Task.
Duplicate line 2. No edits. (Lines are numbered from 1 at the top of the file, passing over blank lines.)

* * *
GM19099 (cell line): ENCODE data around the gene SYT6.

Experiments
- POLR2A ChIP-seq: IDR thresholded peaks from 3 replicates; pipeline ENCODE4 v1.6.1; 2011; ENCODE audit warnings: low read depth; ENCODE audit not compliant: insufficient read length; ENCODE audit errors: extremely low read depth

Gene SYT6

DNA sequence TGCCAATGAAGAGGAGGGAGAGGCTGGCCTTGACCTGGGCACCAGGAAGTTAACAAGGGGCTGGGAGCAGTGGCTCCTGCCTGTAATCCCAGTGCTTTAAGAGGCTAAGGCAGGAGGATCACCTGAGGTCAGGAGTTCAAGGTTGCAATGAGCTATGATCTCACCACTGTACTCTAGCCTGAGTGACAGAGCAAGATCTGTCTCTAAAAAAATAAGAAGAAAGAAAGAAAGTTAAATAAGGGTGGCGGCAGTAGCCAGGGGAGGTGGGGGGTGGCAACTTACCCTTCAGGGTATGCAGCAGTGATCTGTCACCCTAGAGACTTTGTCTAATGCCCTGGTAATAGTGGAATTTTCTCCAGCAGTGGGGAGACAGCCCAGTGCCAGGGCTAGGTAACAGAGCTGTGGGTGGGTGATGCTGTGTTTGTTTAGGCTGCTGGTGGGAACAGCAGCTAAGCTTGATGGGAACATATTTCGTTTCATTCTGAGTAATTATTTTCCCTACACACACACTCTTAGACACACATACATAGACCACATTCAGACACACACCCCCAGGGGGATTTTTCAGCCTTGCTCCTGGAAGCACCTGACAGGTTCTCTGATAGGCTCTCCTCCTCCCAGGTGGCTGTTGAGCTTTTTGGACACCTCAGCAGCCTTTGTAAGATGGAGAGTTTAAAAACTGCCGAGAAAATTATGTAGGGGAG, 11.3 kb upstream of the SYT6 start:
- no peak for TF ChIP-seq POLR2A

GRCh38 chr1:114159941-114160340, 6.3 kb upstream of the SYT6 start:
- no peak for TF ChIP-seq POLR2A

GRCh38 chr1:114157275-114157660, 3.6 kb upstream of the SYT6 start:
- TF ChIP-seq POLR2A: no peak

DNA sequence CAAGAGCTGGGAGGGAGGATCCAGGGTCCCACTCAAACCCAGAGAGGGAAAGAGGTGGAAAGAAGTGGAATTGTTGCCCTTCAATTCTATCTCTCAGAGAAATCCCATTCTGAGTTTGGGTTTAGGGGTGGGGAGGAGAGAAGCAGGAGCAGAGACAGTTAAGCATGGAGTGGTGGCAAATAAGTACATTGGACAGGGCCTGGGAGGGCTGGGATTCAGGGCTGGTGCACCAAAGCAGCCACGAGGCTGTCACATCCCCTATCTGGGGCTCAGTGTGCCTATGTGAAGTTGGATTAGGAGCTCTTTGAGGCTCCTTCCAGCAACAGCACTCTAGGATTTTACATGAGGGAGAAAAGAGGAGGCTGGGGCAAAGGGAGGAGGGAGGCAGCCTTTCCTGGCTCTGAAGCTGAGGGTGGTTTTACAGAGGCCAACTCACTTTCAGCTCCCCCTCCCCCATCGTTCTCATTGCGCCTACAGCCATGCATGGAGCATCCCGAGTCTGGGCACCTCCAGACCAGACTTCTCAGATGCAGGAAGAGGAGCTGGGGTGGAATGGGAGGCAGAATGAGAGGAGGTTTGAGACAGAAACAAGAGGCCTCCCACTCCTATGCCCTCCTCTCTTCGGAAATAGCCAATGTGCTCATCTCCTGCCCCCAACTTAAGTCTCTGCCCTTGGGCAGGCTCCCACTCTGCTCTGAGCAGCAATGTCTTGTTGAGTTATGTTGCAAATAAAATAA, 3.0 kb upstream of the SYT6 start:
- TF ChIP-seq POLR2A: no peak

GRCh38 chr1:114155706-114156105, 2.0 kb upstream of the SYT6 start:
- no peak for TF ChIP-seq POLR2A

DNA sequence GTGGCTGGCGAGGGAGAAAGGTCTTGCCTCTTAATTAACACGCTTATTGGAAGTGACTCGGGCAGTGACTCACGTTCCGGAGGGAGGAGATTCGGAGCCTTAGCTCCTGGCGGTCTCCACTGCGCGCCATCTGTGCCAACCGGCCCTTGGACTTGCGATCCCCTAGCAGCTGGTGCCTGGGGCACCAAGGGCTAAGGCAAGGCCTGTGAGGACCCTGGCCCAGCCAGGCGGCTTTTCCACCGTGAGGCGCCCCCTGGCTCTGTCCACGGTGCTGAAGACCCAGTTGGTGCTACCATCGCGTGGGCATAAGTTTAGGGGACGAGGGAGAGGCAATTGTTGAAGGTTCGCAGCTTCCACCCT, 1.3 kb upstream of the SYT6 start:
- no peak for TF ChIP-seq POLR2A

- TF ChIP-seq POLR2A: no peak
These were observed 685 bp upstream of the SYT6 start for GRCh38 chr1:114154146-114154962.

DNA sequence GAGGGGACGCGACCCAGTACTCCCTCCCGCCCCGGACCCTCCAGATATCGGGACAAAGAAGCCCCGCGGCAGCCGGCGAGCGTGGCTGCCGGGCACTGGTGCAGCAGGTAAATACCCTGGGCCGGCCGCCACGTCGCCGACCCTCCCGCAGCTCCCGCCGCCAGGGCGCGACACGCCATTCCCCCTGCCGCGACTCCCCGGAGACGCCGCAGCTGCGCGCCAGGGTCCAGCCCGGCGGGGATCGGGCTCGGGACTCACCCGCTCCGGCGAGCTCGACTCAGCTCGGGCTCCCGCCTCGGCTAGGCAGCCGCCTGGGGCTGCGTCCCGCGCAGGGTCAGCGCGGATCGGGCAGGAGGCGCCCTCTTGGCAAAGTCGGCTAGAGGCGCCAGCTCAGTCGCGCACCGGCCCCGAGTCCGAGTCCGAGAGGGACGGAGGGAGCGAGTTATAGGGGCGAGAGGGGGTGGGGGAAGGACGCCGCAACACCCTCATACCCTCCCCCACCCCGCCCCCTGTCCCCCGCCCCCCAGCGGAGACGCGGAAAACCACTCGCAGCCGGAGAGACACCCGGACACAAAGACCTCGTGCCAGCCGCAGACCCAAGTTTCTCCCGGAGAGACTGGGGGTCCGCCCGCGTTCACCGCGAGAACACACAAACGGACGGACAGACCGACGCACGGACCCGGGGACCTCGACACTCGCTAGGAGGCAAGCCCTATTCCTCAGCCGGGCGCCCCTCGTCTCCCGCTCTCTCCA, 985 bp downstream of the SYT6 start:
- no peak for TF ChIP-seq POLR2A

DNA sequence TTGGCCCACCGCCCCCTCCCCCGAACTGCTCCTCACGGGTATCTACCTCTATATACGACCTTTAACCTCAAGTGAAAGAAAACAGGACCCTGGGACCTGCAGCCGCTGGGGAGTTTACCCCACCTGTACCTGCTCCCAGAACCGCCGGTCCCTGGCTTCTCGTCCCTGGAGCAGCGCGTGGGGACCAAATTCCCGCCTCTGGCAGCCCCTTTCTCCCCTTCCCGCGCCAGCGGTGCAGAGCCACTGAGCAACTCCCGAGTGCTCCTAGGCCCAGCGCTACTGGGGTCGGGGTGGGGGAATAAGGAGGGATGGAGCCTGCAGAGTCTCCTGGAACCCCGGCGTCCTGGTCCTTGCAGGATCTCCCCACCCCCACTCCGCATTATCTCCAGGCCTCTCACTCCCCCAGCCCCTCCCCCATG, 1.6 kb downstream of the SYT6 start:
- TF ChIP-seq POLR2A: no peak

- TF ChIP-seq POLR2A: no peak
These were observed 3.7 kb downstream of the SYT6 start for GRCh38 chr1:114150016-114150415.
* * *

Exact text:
Experiments